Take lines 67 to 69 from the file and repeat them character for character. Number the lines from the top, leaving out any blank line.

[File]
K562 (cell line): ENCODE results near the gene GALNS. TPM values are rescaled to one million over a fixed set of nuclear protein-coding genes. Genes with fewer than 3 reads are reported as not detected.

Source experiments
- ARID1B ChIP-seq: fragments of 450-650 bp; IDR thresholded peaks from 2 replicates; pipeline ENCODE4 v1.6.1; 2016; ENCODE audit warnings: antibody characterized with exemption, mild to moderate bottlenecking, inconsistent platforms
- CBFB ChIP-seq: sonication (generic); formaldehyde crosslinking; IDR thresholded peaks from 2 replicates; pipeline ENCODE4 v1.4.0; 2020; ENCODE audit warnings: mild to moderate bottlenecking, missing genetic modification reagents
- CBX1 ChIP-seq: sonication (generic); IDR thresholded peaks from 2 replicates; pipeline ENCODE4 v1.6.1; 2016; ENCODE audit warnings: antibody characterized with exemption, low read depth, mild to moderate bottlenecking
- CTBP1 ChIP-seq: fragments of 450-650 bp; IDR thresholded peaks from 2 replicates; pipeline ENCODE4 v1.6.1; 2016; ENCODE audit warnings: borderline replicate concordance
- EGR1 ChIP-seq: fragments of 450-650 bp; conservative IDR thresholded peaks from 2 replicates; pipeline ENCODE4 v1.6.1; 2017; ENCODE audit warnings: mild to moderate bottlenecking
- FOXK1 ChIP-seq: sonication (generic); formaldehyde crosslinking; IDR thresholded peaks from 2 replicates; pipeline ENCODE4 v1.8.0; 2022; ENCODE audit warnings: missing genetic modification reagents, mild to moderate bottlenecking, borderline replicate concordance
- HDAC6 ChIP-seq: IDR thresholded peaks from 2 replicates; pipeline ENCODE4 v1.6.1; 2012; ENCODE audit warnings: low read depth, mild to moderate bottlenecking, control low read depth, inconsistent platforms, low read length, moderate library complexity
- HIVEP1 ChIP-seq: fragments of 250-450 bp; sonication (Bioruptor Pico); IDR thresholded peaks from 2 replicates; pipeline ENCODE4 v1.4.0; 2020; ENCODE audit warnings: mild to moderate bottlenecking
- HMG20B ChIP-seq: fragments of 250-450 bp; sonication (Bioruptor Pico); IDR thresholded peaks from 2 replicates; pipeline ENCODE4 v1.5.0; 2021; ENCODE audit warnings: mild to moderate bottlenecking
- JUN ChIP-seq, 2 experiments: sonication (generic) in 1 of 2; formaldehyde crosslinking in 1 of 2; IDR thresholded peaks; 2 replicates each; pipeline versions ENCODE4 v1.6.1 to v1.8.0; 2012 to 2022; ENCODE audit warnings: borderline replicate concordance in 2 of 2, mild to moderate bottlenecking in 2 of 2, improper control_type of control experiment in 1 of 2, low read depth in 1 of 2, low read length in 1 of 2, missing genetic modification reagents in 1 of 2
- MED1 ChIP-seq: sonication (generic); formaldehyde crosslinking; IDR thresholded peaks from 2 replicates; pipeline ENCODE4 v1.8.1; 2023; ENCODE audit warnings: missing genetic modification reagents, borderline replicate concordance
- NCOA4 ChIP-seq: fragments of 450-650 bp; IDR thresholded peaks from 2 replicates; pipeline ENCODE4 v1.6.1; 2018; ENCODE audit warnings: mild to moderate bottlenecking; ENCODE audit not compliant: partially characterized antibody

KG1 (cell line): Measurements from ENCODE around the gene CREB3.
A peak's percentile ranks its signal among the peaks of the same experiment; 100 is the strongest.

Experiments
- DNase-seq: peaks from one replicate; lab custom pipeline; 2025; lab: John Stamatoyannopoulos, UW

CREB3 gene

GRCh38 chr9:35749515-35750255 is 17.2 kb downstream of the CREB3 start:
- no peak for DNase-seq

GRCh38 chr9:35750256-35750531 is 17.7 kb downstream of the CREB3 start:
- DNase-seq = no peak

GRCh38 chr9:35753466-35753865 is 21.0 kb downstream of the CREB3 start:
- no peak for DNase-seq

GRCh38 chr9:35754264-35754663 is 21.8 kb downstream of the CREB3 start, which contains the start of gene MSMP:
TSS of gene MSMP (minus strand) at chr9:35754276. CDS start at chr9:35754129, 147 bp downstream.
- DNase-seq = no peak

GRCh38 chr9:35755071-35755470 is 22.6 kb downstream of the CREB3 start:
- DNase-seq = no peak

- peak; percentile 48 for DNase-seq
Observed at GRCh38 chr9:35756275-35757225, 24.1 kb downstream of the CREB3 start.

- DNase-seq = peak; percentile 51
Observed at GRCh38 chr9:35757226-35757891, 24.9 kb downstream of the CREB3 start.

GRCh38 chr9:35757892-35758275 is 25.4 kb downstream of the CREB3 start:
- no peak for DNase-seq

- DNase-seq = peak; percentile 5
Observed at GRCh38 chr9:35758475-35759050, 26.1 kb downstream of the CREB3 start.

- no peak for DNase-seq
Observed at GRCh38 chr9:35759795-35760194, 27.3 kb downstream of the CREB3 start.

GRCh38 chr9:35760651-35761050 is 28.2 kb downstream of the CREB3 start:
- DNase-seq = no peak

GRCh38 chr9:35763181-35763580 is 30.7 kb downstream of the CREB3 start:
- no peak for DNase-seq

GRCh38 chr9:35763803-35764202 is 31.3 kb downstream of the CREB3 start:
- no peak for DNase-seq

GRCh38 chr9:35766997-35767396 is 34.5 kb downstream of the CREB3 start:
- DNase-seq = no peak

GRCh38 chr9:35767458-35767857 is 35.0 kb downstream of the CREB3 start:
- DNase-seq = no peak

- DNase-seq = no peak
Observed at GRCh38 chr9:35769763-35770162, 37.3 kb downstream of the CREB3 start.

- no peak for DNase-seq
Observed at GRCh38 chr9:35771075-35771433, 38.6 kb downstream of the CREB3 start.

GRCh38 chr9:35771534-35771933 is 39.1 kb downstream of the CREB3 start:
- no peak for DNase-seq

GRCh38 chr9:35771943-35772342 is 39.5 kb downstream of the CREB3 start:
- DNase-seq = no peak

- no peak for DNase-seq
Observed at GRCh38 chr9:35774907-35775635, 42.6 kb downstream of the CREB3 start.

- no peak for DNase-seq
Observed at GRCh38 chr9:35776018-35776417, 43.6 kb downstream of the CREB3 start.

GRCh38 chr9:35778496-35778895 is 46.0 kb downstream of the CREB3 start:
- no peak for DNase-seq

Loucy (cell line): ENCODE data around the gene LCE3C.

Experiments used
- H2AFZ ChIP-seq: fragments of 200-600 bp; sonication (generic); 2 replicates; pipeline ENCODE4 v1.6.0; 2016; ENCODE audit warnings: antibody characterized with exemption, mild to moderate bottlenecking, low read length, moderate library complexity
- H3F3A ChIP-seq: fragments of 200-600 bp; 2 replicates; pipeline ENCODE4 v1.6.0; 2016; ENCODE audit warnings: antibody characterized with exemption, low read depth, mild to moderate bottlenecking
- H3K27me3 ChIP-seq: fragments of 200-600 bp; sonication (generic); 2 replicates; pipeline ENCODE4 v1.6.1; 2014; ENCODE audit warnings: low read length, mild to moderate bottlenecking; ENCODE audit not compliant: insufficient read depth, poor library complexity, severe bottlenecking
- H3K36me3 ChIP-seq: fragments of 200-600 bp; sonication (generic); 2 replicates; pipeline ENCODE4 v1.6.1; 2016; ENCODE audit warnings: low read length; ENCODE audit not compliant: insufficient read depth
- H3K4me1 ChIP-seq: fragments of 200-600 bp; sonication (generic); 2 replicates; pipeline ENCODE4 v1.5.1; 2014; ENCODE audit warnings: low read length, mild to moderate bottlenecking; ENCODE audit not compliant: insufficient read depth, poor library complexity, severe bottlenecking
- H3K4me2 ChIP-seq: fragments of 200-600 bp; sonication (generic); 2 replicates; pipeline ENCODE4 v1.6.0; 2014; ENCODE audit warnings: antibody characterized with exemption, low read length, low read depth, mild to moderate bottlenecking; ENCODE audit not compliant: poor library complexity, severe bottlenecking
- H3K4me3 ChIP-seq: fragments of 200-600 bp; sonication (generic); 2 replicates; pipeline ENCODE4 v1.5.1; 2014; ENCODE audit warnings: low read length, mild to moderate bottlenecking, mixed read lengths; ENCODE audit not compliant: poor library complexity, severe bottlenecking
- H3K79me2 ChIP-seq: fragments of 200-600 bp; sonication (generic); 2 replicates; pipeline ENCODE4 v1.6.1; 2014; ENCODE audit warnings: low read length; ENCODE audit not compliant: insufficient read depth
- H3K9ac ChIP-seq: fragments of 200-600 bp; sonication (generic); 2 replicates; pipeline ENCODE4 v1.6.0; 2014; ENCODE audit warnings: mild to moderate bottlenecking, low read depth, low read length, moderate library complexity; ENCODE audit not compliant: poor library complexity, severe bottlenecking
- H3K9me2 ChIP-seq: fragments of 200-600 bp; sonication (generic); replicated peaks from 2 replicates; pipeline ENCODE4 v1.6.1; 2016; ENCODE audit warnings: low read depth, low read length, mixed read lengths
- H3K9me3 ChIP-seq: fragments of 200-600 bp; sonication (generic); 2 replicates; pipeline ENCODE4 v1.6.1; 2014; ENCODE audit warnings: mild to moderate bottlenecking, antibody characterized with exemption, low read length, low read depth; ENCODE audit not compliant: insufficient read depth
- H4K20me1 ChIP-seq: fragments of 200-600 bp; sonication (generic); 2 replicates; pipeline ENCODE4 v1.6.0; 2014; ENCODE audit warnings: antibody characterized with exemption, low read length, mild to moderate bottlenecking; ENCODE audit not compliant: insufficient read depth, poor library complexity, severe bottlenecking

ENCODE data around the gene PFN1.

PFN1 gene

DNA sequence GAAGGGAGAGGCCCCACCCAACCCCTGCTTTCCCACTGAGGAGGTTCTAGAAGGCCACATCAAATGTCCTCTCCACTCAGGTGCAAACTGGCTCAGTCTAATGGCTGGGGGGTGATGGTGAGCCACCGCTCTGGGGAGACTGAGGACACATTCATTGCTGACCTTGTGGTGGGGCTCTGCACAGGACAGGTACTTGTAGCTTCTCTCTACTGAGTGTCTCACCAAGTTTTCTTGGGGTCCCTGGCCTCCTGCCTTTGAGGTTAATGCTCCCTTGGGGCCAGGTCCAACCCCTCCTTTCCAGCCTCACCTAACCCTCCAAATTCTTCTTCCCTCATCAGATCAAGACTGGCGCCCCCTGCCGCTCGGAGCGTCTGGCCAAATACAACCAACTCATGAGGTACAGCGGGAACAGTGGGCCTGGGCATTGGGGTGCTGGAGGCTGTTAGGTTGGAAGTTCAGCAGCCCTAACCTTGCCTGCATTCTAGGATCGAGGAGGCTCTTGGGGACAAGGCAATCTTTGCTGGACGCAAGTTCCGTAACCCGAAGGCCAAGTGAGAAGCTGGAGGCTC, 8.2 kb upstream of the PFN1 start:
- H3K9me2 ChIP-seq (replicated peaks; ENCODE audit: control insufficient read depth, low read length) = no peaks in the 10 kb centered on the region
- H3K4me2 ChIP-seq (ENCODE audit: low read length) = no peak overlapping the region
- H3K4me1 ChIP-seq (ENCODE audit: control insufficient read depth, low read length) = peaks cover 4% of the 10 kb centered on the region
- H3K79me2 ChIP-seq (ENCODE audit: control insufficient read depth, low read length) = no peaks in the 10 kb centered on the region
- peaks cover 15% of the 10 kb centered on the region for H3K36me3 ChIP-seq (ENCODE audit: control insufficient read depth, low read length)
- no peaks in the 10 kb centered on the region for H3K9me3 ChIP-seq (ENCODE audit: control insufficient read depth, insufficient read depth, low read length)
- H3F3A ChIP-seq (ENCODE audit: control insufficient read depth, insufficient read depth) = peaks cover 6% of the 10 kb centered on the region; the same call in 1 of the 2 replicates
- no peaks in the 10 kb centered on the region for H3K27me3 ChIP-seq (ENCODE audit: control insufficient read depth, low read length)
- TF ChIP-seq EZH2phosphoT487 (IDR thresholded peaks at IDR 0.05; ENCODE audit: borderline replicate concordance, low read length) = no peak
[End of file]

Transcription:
- H2AFZ ChIP-seq: fragments of 200-600 bp; sonication (generic); 2 replicates; pipeline ENCODE4 v1.6.0; 2016; ENCODE audit warnings: antibody characterized with exemption, mild to moderate bottlenecking, low read length, moderate library complexity
- H3F3A ChIP-seq: fragments of 200-600 bp; 2 replicates; pipeline ENCODE4 v1.6.0; 2016; ENCODE audit warnings: antibody characterized with exemption, low read depth, mild to moderate bottlenecking
- H3K27me3 ChIP-seq: fragments of 200-600 bp; sonication (generic); 2 replicates; pipeline ENCODE4 v1.6.1; 2014; ENCODE audit warnings: low read length, mild to moderate bottlenecking; ENCODE audit not compliant: insufficient read depth, poor library complexity, severe bottlenecking